Businesses had welcomed those plans, with CBI director-general Tony Danker saying the Tories need to focus on policies which are not “frankly anti-growth”.
“I’m afraid when it comes to planning permission and immigration and regulatory reform, the Conservative Party need to do more to put those things second and growth first, otherwise we will have another decade of austerity, low growth and zero productivity,” he told BBC Newsnight on Monday.
The review comes after Mr Hunt tore up Ms Truss and then-chancellor Kwasi Kwarteng’s sweeping package of tax cuts after their mini-budget triggered financial turmoil.
In noisy exchanges in the Commons with Labour leader Sir Keir Starmer, Mr Sunak acknowledged that it would involve “difficult decisions” in order to restore “economic confidence and stability”.
“I will always protect the most vulnerable. We did it in Covid and we will do it again,” he said.
“This Government is going to restore economic confidence and stability and we will do it in a fair and compassionate way.”
In a combative session, Sir Keir attacked Mr Sunak’s controversial decision to reappoint Suella Braverman as Home Secretary just six days after she was forced to resign over a security breach.
The Labour leader said it was a sign of the weakness of his position that he had to do a “grubby deal” with a prominent figure on the Tory right to ensure he gained the leadership this time around.
He taunted the new premier over his defeat by Ms Truss in the last leadership contest over the summer.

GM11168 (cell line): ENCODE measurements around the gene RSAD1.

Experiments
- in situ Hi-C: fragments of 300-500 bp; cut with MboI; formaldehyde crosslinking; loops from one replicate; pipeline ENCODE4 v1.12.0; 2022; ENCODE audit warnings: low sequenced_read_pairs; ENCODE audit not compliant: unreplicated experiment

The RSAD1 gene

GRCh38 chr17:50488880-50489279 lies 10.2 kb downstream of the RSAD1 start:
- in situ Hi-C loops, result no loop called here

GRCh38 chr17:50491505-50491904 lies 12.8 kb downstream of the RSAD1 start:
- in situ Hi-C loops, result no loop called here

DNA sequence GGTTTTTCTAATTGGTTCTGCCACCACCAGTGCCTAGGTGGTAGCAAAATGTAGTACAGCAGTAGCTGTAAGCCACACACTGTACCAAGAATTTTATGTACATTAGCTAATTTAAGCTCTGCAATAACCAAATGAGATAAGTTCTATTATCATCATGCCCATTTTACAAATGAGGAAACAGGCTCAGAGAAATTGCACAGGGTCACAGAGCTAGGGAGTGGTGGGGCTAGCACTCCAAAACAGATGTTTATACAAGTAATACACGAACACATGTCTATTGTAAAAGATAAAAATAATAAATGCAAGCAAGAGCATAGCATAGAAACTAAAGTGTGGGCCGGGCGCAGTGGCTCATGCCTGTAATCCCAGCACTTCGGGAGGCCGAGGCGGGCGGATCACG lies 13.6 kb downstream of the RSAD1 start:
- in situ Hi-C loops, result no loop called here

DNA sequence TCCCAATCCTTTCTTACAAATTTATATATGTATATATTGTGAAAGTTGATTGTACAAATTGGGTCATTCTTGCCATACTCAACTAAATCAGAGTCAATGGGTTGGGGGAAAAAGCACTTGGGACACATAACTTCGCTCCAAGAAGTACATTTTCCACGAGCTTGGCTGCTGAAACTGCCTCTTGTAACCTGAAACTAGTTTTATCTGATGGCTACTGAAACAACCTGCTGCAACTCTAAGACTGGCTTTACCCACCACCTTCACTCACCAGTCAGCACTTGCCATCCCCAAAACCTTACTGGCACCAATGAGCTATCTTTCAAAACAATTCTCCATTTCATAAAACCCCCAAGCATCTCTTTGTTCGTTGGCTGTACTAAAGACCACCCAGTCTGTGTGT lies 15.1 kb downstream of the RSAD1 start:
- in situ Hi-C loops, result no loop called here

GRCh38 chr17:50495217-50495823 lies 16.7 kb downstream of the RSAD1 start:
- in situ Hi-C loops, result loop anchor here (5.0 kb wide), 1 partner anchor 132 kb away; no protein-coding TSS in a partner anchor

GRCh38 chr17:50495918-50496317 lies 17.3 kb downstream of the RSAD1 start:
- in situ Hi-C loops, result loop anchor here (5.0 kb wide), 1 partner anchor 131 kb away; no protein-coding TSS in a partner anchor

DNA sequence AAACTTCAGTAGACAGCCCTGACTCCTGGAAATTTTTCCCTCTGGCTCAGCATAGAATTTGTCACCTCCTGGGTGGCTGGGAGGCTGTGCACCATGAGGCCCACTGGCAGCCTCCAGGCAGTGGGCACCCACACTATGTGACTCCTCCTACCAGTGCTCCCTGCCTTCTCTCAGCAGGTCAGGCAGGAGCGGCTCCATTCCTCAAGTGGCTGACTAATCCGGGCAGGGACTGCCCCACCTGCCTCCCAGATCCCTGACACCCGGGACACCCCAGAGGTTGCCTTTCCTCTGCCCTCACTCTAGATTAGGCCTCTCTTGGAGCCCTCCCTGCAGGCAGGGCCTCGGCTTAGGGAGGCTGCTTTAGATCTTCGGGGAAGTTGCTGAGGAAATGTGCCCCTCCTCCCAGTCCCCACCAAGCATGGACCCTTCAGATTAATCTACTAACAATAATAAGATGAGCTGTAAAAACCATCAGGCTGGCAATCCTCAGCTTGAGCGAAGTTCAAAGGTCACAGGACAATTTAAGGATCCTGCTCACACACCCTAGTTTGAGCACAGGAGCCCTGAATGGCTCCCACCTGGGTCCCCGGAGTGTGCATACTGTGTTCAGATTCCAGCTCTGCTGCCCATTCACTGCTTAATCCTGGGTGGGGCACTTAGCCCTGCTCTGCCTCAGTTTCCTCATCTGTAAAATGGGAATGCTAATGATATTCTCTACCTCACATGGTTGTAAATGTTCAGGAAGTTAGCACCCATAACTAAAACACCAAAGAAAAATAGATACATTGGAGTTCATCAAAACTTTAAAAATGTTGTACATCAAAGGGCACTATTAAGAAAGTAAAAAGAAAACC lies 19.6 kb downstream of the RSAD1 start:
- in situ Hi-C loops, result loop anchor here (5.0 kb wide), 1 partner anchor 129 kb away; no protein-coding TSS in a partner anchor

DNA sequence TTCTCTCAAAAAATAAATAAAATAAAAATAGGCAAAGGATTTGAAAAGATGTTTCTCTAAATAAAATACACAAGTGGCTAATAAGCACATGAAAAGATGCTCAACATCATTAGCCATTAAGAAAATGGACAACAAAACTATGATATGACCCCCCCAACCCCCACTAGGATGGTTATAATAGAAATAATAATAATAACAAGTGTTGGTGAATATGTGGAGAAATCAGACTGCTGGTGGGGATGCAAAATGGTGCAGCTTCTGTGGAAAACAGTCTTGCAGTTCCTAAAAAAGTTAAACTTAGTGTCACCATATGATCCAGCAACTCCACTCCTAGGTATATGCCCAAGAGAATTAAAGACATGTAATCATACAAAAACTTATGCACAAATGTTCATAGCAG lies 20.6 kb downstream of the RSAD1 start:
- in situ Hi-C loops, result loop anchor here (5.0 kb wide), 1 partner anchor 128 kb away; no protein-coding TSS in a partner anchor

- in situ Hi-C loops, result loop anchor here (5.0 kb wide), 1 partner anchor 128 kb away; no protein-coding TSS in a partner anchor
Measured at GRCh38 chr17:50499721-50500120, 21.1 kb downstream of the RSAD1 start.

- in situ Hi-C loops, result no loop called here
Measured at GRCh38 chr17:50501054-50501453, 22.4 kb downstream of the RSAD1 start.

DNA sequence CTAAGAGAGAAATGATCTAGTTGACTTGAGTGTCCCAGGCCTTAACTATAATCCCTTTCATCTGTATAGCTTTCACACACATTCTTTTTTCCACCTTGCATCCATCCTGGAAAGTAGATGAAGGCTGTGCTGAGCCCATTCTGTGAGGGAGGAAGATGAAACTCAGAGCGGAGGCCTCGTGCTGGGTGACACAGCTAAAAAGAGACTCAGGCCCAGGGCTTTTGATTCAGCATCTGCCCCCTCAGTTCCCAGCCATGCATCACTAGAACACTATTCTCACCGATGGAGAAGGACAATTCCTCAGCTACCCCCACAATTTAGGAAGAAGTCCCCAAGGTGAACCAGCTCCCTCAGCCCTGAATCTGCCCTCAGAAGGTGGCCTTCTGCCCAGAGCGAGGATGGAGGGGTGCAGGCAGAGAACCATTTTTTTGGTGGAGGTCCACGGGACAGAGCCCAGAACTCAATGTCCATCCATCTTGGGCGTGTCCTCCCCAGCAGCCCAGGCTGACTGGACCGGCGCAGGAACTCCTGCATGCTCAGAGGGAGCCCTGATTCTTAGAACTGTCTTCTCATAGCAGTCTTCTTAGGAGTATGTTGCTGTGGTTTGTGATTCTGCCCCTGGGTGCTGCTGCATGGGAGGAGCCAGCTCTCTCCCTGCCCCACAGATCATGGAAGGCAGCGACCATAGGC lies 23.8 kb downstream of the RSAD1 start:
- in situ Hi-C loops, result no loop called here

“The only time he ran in a competitive election he got trounced by the former prime minister who herself got beaten by a lettuce,” Sir Keir said.
“So why doesn’t he put it to the test, let working people have their say and call a general election?”
Mr Sunak responded that he had a mandate based on the Conservative Party manifesto on which they won the 2019 election.
Earlier, Mr Hunt informed the first meeting of the new Cabinet that he and the Prime Minister had agreed it would be “prudent” to delay the medium-term fiscal plan which will now be a full autumn statement.
He said that it would enable them to take account of the latest economic forecasts from the Office for Budget Responsibility (OBR), which will be published at the same time.
“But it’s also extremely important that that statement is based on the most accurate possible economic forecasts and forecasts of public finances,” he said in a statement to broadcasters.
“The OBR also want to make sure that their forecasts are the most accurate possible and there have been a lot of changes even in the last 48 hours,” he said.
“This is my recommendation to the Prime Minister as the best way to ensure that the decisions that we take, these very, very difficult decisions, are ones that stand the test of time.”
Mr Hunt said he discussed the move with Bank of England Governor Andrew Bailey on Tuesday night, adding he (Mr Bailey) “understands the reasons for doing that and I’ll continue to work very closely with him”.
Published: by Radio NewsHub